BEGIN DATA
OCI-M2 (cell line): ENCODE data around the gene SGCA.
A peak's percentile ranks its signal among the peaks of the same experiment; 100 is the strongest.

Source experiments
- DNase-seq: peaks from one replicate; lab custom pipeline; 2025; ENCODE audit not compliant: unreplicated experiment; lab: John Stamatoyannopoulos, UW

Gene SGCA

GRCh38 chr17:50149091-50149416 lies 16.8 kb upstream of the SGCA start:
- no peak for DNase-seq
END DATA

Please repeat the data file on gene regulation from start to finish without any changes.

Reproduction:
OCI-M2 (cell line): ENCODE data around the gene SGCA.
A peak's percentile ranks its signal among the peaks of the same experiment; 100 is the strongest.

Source experiments
- DNase-seq: peaks from one replicate; lab custom pipeline; 2025; ENCODE audit not compliant: unreplicated experiment; lab: John Stamatoyannopoulos, UW

Gene SGCA

GRCh38 chr17:50149091-50149416 lies 16.8 kb upstream of the SGCA start:
- no peak for DNase-seq